The long and narrow peninsulas of the Midcoast region, which stretch from the Brunswick/Bath area to the Camden/Rockland area, are often described as gnarly fingers that stretch into the sea. Slow drives down the twisting roads on these peninsulas offer glimpses of snug harbors, historic homes, the rare sandy beach, island communities, fishing villages and summer camps.
Brunswick, with its classic New England town common, is home to Bowdoin College. Farmers markets fill the common in summer; an ice skating rink materializes in winter. The Brunswick Naval Air Station brings a diverse population to the area, which is also the gateway to the coastal and island communities of Harpswell, and Orrs and Bailey Islands.
The Harpswell peninsula and its parallel stretch of land that includes Cundy’s Harbor and Orrs and Bailey islands (both accessible by bridge) make for great exploring. Small boatyards, rustic cabins to rent, lobster shacks, kayak outfitters and craft shops dot the region. Cook’s Restaurant, famous after being featured in both a Visa television ad and the Maine Monopoly version, is just over the bridge from Orrs to Bailey Island.
Bath, just up the road from Brunswick, has the finest example of architectural styles that Maine has to offer. When Bath was in its shipbuilding heyday in the 19th century, wealthy captains, merchants and politicians had the money, ideas and worldliness to built grand homes in Federal, Greek Revival, Gothic Revival, Italianate and Queen Anne style. For a real sense of the area’s maritime history, The Maine Maritime Museum has outbuildings that replicate a working shipyard. The museum also has a boat that takes visitors on cruises to see shipyards at Bath Iron Works, lighthouses, islands and more.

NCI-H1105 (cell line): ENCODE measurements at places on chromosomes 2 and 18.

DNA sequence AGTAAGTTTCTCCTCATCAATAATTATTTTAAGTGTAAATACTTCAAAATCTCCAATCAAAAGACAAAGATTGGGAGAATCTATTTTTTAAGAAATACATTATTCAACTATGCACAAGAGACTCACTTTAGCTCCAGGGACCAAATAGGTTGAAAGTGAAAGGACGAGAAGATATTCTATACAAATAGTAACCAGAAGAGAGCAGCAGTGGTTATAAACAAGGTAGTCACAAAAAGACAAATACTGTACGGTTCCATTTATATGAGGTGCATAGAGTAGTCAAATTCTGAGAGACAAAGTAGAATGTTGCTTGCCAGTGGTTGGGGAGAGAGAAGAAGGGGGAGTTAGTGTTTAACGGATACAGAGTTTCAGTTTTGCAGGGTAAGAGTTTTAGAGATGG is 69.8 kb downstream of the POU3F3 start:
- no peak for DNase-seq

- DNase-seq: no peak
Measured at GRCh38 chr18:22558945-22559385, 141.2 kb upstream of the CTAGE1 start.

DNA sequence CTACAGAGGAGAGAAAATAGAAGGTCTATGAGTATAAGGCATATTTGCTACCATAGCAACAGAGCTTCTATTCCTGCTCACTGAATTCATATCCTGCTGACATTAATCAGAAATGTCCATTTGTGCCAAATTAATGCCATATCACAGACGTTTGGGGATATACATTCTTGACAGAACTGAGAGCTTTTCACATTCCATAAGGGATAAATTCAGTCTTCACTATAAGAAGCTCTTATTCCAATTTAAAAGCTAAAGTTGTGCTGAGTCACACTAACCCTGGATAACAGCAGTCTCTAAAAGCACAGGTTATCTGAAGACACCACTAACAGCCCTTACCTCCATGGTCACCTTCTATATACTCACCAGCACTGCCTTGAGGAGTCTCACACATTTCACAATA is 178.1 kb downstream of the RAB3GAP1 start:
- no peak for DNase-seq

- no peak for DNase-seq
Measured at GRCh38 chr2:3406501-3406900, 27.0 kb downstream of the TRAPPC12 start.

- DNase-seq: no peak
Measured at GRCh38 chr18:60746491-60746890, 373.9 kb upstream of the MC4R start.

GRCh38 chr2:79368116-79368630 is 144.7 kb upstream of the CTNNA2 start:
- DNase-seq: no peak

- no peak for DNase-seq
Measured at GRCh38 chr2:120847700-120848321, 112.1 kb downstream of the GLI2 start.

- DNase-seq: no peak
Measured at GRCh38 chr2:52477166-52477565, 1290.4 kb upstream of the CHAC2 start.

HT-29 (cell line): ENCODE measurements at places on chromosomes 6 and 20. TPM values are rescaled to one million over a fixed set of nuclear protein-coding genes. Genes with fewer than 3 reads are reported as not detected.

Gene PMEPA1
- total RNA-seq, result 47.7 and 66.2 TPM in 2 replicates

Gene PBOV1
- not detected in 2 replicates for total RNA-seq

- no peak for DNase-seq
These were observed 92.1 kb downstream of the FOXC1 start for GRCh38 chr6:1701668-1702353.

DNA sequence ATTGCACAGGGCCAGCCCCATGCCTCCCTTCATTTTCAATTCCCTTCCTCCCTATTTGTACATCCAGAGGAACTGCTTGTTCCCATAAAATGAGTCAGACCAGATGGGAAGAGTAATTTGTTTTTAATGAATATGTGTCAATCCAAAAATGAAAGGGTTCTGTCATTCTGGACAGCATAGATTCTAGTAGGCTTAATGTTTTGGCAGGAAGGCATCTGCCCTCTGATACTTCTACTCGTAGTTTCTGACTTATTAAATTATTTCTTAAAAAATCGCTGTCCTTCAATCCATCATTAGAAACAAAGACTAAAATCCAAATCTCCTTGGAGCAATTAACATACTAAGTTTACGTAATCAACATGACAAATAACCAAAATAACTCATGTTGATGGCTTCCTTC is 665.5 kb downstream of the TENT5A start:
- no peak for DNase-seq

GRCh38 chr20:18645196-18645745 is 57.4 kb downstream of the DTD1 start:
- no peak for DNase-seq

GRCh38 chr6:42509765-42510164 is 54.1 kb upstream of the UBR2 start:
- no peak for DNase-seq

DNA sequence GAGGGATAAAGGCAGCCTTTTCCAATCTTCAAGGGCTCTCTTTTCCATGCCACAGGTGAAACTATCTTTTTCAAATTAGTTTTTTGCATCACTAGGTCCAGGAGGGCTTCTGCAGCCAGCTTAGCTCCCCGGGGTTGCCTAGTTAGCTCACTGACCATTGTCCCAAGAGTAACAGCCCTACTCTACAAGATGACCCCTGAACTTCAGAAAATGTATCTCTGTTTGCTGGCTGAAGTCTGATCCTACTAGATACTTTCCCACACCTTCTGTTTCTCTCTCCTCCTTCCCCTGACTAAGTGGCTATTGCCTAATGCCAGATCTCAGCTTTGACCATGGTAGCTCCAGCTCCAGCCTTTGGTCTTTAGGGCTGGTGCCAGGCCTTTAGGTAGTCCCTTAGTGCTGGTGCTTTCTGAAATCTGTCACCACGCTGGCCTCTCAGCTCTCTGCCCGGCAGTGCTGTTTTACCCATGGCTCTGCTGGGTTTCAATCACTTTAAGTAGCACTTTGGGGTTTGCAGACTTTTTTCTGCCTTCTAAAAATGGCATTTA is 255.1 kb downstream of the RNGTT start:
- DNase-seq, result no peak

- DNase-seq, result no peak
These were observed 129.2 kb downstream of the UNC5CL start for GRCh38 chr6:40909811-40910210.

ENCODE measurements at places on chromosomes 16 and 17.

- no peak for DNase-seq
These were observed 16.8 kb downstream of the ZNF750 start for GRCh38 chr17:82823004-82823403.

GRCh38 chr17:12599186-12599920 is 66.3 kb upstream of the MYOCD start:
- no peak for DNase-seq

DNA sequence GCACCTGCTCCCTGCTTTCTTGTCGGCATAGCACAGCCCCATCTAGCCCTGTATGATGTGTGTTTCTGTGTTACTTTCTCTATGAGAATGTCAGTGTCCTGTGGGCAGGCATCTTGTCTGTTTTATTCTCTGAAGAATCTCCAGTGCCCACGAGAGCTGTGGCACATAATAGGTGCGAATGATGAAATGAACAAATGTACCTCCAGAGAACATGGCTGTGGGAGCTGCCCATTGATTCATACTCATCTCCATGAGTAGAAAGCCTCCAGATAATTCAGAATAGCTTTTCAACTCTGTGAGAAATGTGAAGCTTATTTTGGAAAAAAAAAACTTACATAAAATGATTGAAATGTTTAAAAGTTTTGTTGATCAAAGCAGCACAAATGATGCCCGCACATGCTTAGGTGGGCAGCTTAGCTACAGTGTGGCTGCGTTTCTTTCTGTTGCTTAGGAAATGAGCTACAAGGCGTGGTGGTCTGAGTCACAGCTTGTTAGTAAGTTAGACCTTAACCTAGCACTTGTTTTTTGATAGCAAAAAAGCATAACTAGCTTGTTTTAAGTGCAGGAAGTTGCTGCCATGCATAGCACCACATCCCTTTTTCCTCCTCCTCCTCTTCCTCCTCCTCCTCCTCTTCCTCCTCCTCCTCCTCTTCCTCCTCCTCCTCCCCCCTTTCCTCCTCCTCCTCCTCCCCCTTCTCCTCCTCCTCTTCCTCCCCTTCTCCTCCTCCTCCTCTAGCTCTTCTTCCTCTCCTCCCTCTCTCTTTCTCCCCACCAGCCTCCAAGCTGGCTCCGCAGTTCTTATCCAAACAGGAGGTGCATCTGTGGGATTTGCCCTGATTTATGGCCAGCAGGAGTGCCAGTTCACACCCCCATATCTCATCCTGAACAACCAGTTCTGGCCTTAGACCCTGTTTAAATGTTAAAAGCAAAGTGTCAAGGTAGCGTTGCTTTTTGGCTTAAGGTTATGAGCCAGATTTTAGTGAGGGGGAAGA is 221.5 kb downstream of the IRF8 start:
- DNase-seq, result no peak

Two of the finest sandy beaches and state parks are in this region: Popham Beach State Park and Reid State Park.
Rockland retains its gritty, working-class feel, but also hosts some of coastal Maine’s best treasures: The Farnsworth Museum, whose extraordinary 19th and 20th century art collection includes many famous paintings by the Wyeth clan; and several of the wooden ships that make up Maine’s famous fleet of windjammers.
The Camden and Rockport area becomes dense with tourists in the summertime; the towns have shops and restaurants, galleries and antiques and windjammer cruises and boat tours. The nearby Camden Hills State Park has walking trails that offer fine views year round.
The midcoast area offers access to the islands. Catch ferries: